This is a guest blog post by Briley Brind'Amour from CI Solutions.
There are many different ways that nonprofits help their community and those around them. With all their great work, insurance can sometimes be put on the back burner. It is important to have nonprofit insurance in order to keep the corporation running smoothly and without liabilities. Below are some of the answers to questions about nonprofits and liability.
What Kind Of Insurance Policies Do Nonprofits Need?
There is no master list of the kinds of insurance policies that nonprofits should buy, or what amounts of coverage they should purchase. Instead, nonprofits must depend on the expertise of experienced, licensed insurance experts to help them determine the best policies that meet their needs.
Below is a shortlist of some of the common types of policies about which nonprofits should consider purchasing.
General liability covers claims made by third parties from property damage to bodily injuries that occur in the course of a nonprofit’s operations.
Nonprofits purchase auto insurance if their employees use vehicles for nonprofit’s businesses. Nonprofits may buy liability coverage to cover others and physical damage covers for cars.
It covers the loss and damage to buildings, inventory, office equipment, and any other property that nonprofits own. Theft and fire are the most common claims. Management should be cautious because not all insurance policies cover earthquakes and floods.
Worker’s compensation covers employees who get injured on the job. This type of policy is a must except in the state of Texas. This coverage offers a cover for wages and medical expenses whenever an employee gets injured while working for the nonprofit.
The Board of directors may forget to inform people well or make errors. Professional liability is also referred to as omissions or errors insurance, it covers any claims made as a result of a board of directors’ inaction or action.
Directors and Officers' Liabilities
It provides cover for management decisions. It protects the organization and individual members against employment practice liability. It protects against discrimination, harassment, and wrongful termination.
What Is The Prevalence Of Nonprofit Claims?
It is reckless for a nonprofit not to have liability insurance. According to a study conducted by Nonprofits Insurance Alliance Group, 95% of the claims filed against Directors and Officers policies concern harassment, wrongful termination, discrimination as well as other employment-related claims.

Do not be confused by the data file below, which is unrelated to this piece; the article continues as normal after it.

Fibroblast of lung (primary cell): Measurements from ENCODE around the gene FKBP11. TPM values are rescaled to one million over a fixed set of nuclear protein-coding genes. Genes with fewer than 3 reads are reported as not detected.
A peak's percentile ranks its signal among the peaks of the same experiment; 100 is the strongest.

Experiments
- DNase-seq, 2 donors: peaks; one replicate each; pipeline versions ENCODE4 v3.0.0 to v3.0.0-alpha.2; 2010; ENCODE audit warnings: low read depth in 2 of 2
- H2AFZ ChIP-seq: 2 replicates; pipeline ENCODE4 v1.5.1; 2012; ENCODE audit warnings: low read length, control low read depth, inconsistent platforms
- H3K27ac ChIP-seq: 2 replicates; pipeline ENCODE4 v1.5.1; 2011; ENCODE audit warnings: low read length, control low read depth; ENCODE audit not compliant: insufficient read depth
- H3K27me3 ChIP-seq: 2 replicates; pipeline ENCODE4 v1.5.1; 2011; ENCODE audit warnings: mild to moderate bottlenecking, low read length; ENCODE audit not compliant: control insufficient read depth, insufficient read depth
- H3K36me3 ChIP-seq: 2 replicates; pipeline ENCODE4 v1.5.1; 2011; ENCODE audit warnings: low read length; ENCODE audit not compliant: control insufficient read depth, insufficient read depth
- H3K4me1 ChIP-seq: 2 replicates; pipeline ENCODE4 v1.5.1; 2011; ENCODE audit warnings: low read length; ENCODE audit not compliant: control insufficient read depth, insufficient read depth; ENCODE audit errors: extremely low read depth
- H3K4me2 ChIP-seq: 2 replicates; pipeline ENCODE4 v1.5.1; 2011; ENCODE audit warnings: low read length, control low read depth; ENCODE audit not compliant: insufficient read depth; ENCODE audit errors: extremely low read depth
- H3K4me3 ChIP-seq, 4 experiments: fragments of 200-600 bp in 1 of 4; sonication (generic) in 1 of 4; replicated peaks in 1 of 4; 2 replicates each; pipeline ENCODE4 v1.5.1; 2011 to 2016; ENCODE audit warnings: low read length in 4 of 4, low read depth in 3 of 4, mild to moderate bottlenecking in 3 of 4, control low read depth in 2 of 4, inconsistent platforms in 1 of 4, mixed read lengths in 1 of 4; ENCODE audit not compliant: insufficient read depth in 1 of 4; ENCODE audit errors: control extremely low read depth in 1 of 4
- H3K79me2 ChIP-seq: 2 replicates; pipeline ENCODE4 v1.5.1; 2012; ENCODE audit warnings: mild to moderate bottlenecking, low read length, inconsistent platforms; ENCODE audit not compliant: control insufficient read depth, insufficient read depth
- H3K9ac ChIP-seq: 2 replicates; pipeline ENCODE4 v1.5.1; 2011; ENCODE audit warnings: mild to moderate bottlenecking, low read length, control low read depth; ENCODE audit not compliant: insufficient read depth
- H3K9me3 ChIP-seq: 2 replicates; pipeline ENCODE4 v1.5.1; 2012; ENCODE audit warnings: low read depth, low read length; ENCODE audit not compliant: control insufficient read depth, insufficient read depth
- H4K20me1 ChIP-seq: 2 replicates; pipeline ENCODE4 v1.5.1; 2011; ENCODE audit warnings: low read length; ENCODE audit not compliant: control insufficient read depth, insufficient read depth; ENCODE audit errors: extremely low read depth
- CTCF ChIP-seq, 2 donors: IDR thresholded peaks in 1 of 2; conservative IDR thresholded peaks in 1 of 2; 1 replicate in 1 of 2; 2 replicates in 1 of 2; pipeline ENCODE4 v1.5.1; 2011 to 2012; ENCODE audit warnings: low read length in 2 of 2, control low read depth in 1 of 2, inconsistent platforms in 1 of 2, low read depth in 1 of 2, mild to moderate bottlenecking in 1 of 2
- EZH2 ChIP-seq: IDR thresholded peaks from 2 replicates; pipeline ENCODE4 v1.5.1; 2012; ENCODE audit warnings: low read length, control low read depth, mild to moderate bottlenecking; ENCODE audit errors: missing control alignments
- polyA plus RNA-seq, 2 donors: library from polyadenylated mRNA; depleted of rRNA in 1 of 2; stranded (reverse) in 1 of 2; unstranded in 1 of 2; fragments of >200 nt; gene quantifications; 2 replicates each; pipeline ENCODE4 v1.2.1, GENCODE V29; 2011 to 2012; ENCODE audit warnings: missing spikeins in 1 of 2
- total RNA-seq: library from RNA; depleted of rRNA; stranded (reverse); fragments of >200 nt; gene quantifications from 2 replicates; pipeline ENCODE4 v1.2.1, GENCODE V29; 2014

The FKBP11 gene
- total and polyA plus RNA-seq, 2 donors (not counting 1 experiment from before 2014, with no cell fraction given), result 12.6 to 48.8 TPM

According to Blue Avocado, one out of every 100 nonprofits file a Directors and Officers claim annually. The average cost of a settlement is likely to be around $28,000 in case it is settled outside the court. The average cost incurred by hiring an attorney to defend a nonprofit liability is usually around $35,000.
Unfortunately, these trends are not improving. According to Allianz, a major insurance firm, there is an increased exposure after the financial crisis of 2008. The firm also noted that plaintiffs are going to court with aggressive litigation strategies and demand damages in higher amounts compared to what was demanded in the past.
What Type Of Claims Could Be Brought Against A Nonprofit?
Lots of circumstances bring a claim to the door of a nonprofit. Our society is increasingly getting litigious. Groups and individuals can sue for profits.
Claims regarding workers' compensation and disability discrimination and retaliation are one that a nonprofit can face. This claim can cost the organization an excess of $500,000 in legal costs and damages.
Another may involve a breach of contract and collusion over an event. This kind of claim can cost the nonprofit to the tune of over $2 million in damages.
Do Nonprofits Need Liability Insurance?
The answer to the above question is more than a simple “yes” or “no”. When an individual or a group considers purchasing any kind of insurance policy, it is important to think about the reason why they require it. The potential for them to cause harm to someone else intentionally or unintentionally must be considered as well. There is always a matter of whether the organization could afford to incur an expensive settlement out of their own money as well as pay the costs of hiring an attorney.
The reality is that claims against nonprofits can and do happen. Settlements can be high and come with additional risk to the nonprofit’s reputation.
How Are Nonprofits Monitored, Regulated, And Governed?
Nonprofits are not immune from damage that can be caused by fraudulent and unscrupulous solicitors, financial improprieties, as well as board members and executives who care about their own financial welfare rather than the mission of the company. Issues, when they do arise, are particularly disturbing due to the nature of organizations themselves-organizations developed to provide the public benefit.
All nonprofits are governed by a board of directors, a group of volunteers that is regulated for making sure the organization remains true to its mission, operates in the public interest, and safeguards its assets.
The IRS is charged with ensuring that nonprofits organizations are complying with the demands for eligibility for tax-exempt status. The attorney general’s office and some part of the state government maintain a list of registered nonprofits. They investigate complaints of abuse and fraud. Often the attorney general serves as the primary investigator in cases of nonprofit abuse and fraud.